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Schramm model of communication

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Wikipedia entry on the Schramm model of communication. Semantics. Montague grammar[edit] In the late 1960s, Richard Montague proposed a system for defining semantic entries in the lexicon in terms of the lambda calculus.

Semantics

In these terms, the syntactic parse of the sentence John ate every bagel would consist of a subject (John) and a predicate (ate every bagel); Montague demonstrated that the meaning of the sentence altogether could be decomposed into the meanings of its parts and in relatively few rules of combination. The logical predicate thus obtained would be elaborated further, e.g. using truth theory models, which ultimately relate meanings to a set of Tarskiian universals, which may lie outside the logic. Pragmatics. Pragmatics is a subfield of linguistics and semiotics that studies the ways in which context contributes to meaning.

Pragmatics

Pragmatics encompasses speech act theory, conversational implicature, talk in interaction and other approaches to language behavior in philosophy, sociology, linguistics and anthropology.[1] Unlike semantics, which examines meaning that is conventional or "coded" in a given language, pragmatics studies how the transmission of meaning depends not only on structural and linguistic knowledge (e.g., grammar, lexicon, etc.) of the speaker and listener, but also on the context of the utterance, any pre-existing knowledge about those involved, the inferred intent of the speaker, and other factors.[2] In this respect, pragmatics explains how language users are able to overcome apparent ambiguity, since meaning relies on the manner, place, time etc. of an utterance.[1] The ability to understand another speaker's intended meaning is called pragmatic competence.[3][4][5] Example: "I"

Syntax. In addition to referring to the discipline, the term syntax is also used to refer directly to the rules and principles that govern the sentence structure of any individual language.

Syntax

Modern research in syntax attempts to describe languages in terms of such rules. Many professionals in this discipline attempt to find general rules that apply to all natural languages. Early history[edit] Works on grammar were written long before modern syntax came about; the Aṣṭādhyāyī of Pāṇini (c. 4th century BC) is often cited as an example of a premodern work that approaches the sophistication of a modern syntactic theory.[2] In the West, the school of thought that came to be known as "traditional grammar" began with the work of Dionysius Thrax. For centuries, work in syntax was dominated by a framework known as grammaire générale, first expounded in 1660 by Antoine Arnauld in a book of the same title. Semiotics. Semiotics frequently is seen as having important anthropological dimensions; for example, Umberto Eco proposes that every cultural phenomenon may be studied as communication.[2] Some semioticians focus on the logical dimensions of the science, however.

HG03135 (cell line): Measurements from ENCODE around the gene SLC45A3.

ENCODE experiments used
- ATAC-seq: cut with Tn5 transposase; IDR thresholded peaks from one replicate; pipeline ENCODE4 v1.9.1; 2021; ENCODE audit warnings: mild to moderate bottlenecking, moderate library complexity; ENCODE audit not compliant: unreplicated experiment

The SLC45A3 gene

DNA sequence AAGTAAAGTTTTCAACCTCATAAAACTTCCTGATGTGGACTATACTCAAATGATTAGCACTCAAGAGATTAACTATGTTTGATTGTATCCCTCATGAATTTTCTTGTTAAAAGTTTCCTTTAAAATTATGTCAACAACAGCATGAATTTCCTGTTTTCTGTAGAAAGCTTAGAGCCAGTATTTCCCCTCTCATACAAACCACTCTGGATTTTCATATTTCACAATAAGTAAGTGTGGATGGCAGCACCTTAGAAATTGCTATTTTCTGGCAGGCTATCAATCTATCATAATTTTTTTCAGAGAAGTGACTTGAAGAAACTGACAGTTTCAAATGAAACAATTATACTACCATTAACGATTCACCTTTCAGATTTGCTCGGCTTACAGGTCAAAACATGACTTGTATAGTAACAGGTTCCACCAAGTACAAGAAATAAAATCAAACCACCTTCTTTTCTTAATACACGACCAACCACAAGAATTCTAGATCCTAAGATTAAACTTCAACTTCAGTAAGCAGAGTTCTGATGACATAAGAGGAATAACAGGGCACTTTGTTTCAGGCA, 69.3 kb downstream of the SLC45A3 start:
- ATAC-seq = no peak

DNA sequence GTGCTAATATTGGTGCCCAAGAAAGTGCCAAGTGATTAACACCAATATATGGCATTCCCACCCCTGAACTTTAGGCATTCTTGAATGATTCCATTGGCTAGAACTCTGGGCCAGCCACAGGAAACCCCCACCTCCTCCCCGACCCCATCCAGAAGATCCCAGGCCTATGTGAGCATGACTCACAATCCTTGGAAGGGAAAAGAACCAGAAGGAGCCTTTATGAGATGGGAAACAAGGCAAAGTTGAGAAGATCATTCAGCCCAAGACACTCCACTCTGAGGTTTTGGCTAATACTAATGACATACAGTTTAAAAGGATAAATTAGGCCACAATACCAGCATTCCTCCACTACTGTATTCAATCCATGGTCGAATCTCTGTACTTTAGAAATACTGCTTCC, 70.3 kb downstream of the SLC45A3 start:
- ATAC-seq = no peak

Semiotics

They examine areas belonging also to the life sciences – such as how organisms make predictions about, and adapt to, their semiotic niche in the world (see semiosis). In general, semiotic theories take signs or sign systems as their object of study: the communication of information in living organisms is covered in biosemiotics (including zoosemiotics). Syntactics is the branch of semiotics that deals with the formal properties of signs and symbols.[3] More precisely, syntactics deals with the "rules that govern how words are combined to form phrases and sentences".[4] Terminology[edit]

Data transmission. Interpersonal relationship. Field of study[edit] The study of interpersonal relationships involves several branches of the social sciences, including such disciplines as sociology, psychology, anthropology, and social work.

Interpersonal relationship

Interpersonal skills are extremely vital when trying to develop a relationship with another person. The scientific study of relationships evolved during the 1990s and came to be referred to as 'relationship science',[1] which distinguishes itself from anecdotal evidence or pseudo-experts by basing conclusions on data and objective analysis. Interpersonal ties are also a subject in mathematical sociology.[2] Importance[edit] Human beings are innately social and are shaped by their experiences with others.

Need to belong[edit] According to Maslow's hierarchy of needs, humans need to feel love(sexual/nonsexual) and acceptance from social groups (family, peer groups). Social exchange[edit] Wilbur Schramm. Wilbur Lang Schramm (August 5, 1907 – December 27, 1987) is sometimes called the "father of communication studies," and had a great influence on the development of communication research in the United States, and the establishing of departments of communication studies in U.S. universities.

Wilbur Schramm

Schramm was born in Marietta, Ohio. After working for the Associated Press, he received an MA in American civilization at Harvard University and a Ph.D. in English at the University of Iowa, where he eventually founded the creative writing workshop. His own stories resulted in his award of the O. Henry Prize for fiction in 1942. His interests extended beyond the humanistic tradition, and some of his early work examined the economic conditions surrounding the publication of Chaucer's tales, and audience reactions to poetry written in different meters. Works[edit] Schramm, W. References[edit]